Announcing the invasion – or, as he termed it, the “special military operation” – in late February, Vladimir Putin justified his measures on the basis of the “abuse and genocide from the Kyiv regime”. He said his forces were sent for the purpose of “protection” and to both “de-militarise” and “de-Nazify” Ukraine. The propaganda appears since to have changed direction, with state television channels featuring voices condemning “Satanists” and “pagans” in Russia’s neighbouring country.
Konstantin Malofeyev, an Orthodox tycoon, said in a Channel One Russia programme Russia was engaged not simply in a “special military operation” but a “holy war”.
Francis Scarr, who reports on Russian TV for the BBC, translated in a post on Twitter: “Konstantin Malofeyev says Russians should recognise that their country is waging a ‘holy war’ in Ukraine against ‘satanists’ and ‘pagans’.”
Max Seddon from the Financial Times stressed the significance of the comments.
He responded: “You know the Kremlin wants to promote once-fringe imperialist ideologues like Malofeyev when they put them on prime time state TV.”
Channel One, which Malofeyev appeared on, is the same station which last month broadcasted a live protest by its former employee Marina Ovsyannikova.
Ovsyannikova burst on to a live news set holding a banner and shouting: “Stop the war. No to war”.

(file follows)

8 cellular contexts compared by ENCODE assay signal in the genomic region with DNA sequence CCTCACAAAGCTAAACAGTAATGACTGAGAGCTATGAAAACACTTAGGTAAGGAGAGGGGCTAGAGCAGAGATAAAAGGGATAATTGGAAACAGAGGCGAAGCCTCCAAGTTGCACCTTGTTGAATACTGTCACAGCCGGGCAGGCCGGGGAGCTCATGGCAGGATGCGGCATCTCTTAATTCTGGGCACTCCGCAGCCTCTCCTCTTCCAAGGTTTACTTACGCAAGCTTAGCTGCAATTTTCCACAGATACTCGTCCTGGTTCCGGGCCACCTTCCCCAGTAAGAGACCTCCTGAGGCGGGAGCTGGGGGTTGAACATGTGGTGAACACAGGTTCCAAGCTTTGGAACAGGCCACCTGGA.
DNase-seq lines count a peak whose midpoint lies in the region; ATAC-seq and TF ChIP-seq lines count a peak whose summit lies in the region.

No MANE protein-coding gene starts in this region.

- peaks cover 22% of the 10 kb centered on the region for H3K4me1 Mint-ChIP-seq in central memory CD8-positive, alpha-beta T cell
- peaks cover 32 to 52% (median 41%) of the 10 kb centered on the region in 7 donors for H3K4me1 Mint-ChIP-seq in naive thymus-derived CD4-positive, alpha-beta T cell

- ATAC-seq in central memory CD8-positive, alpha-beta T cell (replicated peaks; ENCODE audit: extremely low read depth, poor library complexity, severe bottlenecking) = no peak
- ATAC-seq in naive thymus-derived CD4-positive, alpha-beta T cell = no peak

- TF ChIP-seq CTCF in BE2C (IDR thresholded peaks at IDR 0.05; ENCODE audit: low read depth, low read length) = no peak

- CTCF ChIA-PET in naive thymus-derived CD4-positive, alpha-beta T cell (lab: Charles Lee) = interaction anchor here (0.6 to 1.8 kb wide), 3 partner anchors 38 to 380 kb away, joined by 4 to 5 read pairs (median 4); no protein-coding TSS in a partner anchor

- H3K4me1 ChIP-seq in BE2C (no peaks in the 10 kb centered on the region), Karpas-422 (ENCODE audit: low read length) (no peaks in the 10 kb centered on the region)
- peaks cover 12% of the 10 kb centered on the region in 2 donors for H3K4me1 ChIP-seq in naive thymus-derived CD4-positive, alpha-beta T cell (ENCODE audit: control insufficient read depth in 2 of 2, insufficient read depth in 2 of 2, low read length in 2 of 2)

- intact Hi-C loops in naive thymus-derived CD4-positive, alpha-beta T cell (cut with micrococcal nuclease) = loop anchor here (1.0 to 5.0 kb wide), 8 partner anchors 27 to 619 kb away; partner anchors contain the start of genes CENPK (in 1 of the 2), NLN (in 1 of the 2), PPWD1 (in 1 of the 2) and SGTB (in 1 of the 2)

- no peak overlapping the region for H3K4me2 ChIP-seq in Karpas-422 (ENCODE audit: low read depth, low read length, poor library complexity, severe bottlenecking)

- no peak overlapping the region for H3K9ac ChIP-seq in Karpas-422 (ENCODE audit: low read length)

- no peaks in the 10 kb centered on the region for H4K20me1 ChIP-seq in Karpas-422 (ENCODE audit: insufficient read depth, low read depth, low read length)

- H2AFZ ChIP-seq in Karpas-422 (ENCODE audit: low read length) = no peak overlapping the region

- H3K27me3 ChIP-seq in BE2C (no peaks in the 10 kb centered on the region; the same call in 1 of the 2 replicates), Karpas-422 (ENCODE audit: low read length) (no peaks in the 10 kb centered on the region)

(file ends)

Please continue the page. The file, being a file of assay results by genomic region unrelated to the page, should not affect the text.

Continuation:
Programmers quickly transitioned the screen to another report, but the message had already been delivered.
Ovsyannikova was later fined what is equal to around £215.
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The Kremlin made it clear early on in its war against Ukraine it was not willing to tolerate dissent at home.
The Russian parliament passed a law in March imposing a jail term of up to 15 years for intentionally spreading “fake” news about the military.
The lower house of the Duma said in a statement: “If the fakes lead to serious consequences then imprisonment of up to 15 years threatens.”
Chairman Vyacheslav Volodin added there would be a “very tough punishment” for those who make “statements which discredit our armed forces”.
Despite waging an information war at home, some protesting has occurred, particular in Moscow, though where possible this, it would appear, has been dealt with quickly.